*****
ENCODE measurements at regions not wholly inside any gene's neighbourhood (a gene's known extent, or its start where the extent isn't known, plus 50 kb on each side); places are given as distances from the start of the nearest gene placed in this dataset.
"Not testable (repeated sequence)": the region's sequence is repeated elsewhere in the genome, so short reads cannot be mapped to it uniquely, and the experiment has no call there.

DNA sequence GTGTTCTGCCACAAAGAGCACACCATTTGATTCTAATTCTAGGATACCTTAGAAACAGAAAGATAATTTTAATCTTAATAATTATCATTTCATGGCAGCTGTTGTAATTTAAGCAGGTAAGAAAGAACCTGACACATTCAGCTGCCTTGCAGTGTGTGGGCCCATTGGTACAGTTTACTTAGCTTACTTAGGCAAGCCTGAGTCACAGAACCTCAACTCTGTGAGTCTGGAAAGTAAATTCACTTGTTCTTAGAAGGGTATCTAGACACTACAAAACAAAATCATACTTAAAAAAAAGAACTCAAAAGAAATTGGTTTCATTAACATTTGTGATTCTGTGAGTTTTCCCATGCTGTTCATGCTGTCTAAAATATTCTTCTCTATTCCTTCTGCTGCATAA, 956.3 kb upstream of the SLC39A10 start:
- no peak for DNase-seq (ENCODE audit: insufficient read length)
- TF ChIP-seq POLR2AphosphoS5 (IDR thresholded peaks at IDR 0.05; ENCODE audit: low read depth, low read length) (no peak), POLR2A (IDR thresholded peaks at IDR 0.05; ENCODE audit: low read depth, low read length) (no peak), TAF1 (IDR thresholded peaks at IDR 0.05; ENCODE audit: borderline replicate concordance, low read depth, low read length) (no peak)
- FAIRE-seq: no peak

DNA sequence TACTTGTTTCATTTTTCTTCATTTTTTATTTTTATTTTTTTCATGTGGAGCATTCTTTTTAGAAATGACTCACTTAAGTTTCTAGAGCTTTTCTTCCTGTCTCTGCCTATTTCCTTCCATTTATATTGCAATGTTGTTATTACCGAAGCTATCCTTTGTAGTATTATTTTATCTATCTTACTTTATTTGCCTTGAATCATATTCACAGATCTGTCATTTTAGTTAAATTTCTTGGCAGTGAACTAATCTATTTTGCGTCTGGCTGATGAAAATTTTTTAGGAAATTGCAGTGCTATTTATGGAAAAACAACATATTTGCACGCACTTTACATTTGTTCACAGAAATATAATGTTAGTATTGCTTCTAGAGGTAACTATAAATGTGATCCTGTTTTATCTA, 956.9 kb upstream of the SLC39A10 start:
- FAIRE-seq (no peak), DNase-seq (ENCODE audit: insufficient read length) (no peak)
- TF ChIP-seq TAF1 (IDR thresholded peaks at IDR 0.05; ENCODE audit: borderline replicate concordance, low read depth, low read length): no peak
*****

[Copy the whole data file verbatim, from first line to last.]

ENCODE measurements at regions not wholly inside any gene's neighbourhood (a gene's known extent, or its start where the extent isn't known, plus 50 kb on each side); places are given as distances from the start of the nearest gene placed in this dataset.
"Not testable (repeated sequence)": the region's sequence is repeated elsewhere in the genome, so short reads cannot be mapped to it uniquely, and the experiment has no call there.

DNA sequence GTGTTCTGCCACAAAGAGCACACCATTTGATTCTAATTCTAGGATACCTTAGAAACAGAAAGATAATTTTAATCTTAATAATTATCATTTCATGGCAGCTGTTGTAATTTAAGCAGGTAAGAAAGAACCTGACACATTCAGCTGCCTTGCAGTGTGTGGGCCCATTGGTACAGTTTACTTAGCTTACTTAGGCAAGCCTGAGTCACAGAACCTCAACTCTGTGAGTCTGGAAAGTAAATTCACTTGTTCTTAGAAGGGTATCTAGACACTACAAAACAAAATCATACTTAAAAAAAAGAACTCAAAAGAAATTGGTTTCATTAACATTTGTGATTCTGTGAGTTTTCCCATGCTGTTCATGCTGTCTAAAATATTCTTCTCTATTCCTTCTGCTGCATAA, 956.3 kb upstream of the SLC39A10 start:
- no peak for DNase-seq (ENCODE audit: insufficient read length)
- TF ChIP-seq POLR2AphosphoS5 (IDR thresholded peaks at IDR 0.05; ENCODE audit: low read depth, low read length) (no peak), POLR2A (IDR thresholded peaks at IDR 0.05; ENCODE audit: low read depth, low read length) (no peak), TAF1 (IDR thresholded peaks at IDR 0.05; ENCODE audit: borderline replicate concordance, low read depth, low read length) (no peak)
- FAIRE-seq: no peak

DNA sequence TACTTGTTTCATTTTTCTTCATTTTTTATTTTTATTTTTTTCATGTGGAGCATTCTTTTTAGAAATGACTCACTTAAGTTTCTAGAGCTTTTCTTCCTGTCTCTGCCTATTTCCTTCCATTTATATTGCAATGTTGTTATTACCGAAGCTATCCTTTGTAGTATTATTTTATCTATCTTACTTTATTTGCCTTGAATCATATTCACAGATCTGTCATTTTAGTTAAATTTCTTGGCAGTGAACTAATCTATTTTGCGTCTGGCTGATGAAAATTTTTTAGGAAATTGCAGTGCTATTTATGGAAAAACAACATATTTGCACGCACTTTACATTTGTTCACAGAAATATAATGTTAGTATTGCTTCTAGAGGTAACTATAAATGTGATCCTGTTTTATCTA, 956.9 kb upstream of the SLC39A10 start:
- FAIRE-seq (no peak), DNase-seq (ENCODE audit: insufficient read length) (no peak)
- TF ChIP-seq TAF1 (IDR thresholded peaks at IDR 0.05; ENCODE audit: borderline replicate concordance, low read depth, low read length): no peak